by  Doc

OK, here’s my crack at the Lancer Writers Summer 2012 Bingo Card Challenge. I chose the 4th line across: Cantina, Stranded, Decision, Lies, Scar



“Mrs. Morris!”  Johnny saw Emily look up when he shouted her name, but the sun was at his back and she didn’t appear to recognize him. She shaded her eyes as he approached; when she recognized his jaunty walk he saw her smile.

“Mr. Lancer,” she said with a small nod of her head. He stepped onto the boardwalk beside her as he touched his hat politely.

“Ma’am, are you free for lunch?” he asked quickly as he took her elbow and gently steered her into the cantina without waiting for an answer.

“Moving a little fast, there, aren’t we?” Emily commented. Johnny grinned but said nothing. He guided her to a small dining area in the back of the cantina, winking at a young lady carrying a tray of dirty dishes and making a gesture to indicate where they would be sitting.

“What brings you to Morro Coyo?” he asked as he held her chair for her.

“What are you avoiding out there?” she countered.

He slid onto a bench across from her. “What? Oh, nothing-I mean, it’s probably nothing.”

“What part do I play in keeping it ‘nothing’?”

Johnny laughed quietly. “You play the part of the lovely lunch companion who gives the man avoiding trouble an excuse to disappear into a quiet cantina.”

“What kind of trouble?”

“Well, like I said, probably nothing.”

“Has anyone ever told you how infuriating you can be?” Her smile belied her words.

“Yeah.” He smiled back at her. Their eyes met for the first time that day; he held her gaze for a split second more than was proper. Then with a glint in his eye he asked her how hot she liked her chili.


They lingered for a while after they finished eating, enjoying the coolness and quiet of the now nearly empty cantina. Johnny got a kick out of how animated Emily became as she told him about the horse she had ridden into town today. Jughead was a small bay mare who bit when anyone tightened her cinch. She would lie down when spurred or kicked hard, and she had been known to scrape up against fences and trees to get rid of a rider she disliked. They laughed over the mare’s antics and discussed various ways to deal with her problems.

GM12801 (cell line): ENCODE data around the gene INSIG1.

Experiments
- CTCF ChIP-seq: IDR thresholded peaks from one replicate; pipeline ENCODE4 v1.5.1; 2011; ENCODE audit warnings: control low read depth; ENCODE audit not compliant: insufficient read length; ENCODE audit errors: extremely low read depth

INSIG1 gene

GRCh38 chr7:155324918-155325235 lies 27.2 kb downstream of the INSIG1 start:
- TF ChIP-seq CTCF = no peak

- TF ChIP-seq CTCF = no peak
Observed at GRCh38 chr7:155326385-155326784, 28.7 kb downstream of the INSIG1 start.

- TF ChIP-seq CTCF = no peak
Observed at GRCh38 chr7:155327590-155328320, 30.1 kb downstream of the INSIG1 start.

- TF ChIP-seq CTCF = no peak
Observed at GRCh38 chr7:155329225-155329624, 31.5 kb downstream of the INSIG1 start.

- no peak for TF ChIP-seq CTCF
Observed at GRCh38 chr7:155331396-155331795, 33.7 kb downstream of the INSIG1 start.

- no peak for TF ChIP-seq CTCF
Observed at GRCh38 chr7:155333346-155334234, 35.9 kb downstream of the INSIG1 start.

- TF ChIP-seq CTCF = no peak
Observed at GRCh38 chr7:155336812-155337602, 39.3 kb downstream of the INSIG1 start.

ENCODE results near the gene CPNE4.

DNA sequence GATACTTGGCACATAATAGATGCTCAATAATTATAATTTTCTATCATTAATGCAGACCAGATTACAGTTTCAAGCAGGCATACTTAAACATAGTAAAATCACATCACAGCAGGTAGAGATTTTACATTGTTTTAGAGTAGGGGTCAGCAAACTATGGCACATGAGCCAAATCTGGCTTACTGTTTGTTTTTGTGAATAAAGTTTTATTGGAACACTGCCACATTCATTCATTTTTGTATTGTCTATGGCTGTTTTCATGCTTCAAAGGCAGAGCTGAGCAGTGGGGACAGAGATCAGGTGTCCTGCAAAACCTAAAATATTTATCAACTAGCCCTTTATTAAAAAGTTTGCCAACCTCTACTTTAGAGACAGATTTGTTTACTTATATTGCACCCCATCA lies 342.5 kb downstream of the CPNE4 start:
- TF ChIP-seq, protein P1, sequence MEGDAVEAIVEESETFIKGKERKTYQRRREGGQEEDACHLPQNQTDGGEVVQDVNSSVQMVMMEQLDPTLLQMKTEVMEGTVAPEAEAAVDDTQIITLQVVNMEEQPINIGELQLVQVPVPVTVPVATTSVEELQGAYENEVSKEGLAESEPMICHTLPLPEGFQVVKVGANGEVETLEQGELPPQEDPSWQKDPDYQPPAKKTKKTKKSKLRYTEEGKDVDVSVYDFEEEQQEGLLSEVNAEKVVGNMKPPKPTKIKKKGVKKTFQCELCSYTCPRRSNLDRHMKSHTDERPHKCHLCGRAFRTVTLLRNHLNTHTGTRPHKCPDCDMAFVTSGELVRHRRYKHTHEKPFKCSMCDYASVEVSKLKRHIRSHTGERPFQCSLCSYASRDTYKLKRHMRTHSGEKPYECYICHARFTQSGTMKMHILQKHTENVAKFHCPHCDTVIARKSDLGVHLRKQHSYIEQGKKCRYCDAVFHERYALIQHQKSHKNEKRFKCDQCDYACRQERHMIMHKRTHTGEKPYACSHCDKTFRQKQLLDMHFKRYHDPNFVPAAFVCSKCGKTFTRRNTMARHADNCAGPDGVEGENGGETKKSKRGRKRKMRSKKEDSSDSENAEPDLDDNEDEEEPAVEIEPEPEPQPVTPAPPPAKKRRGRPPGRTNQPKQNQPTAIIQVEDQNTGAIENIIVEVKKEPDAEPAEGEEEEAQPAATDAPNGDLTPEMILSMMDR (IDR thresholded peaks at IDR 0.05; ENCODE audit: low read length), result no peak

When there was a lull in the conversation, Johnny got a thoughtful look on his face and was quiet for a moment. “You know that trouble I was avoiding?” he asked.

Emily nodded.

“It’s a fellow called Benton. I saw him outside the hotel just before I saw you. I’d just as soon stay away from him. He’s not the most honest guy in the world. And he’s not the brightest, either. He’s a practical joker and…” Johnny showed her his right hand, pointing to a crescent shaped scar on his wrist. “…he goes too far. I got burned when a joke of Benton’s went bad.”

“Ouch. What do you think he’s doing here?”

“Don’t know. I’m hoping he didn’t see me.”

“What if he did?”

Johnny frowned. “I guess I’ll say hello and see what it’ll take to get him on his way.” He stood and came around to hold Emily’s chair as she rose.

When they came out into the bright sunlight, Benton was leaning against a post in front of the hotel. Johnny looked right through him, expressionless. He took Emily’s hand as they walked to a small house several blocks down the road; she was writing letters for some old folks today, and this was her first stop. Johnny promised to return in an hour or so. Then he went to see why Benton was hanging around.


“You lookin’ for me, Benton?” Johnny drawled as he sauntered down the street.

“I wasn’t, but I’m glad to have found you, Madrid.” Benton remained seated on the bench in front of the hotel.

“I just bet you are,” returned Johnny without expression. “And the name’s Lancer.”

Benton raised one eyebrow. “Well, now, that name’s not going to do me any good,” he said. “I need Johnny Madrid.”

Johnny shook his head. “I don’t hire out anymore, Benton. Find somebody else.”

“Maybe you should hear about the job before you turn me down, Madrid.”

“Don’t need to. I’m not interested.”

“It’s right up your alley...”

Johnny leaned over the seated man and spoke softly into his ear. “I don’t care. I don’t want your job and I don’t want to have to look at your ugly face. Get out of town and leave me alone.” Johnny straightened, turned around, and strode quickly away. He didn’t look back.

“Shit, Johnny!” Benton jumped up and yelled after him. “I just wanted you to look at my goddamn horse! He’s lame and I’m stranded here till I can ride out!”

Johnny spun around, smiling despite himself. “Well, why didn’t you say so, Benton, you son of a bitch!”

The two men met in the street, laughing and slapping each other on the back.

“I hoped you would be gone when I got done with lunch, asshole.” Johnny’s drawl was exaggerated. “You’re nothing but trouble, you know that, don’t you? “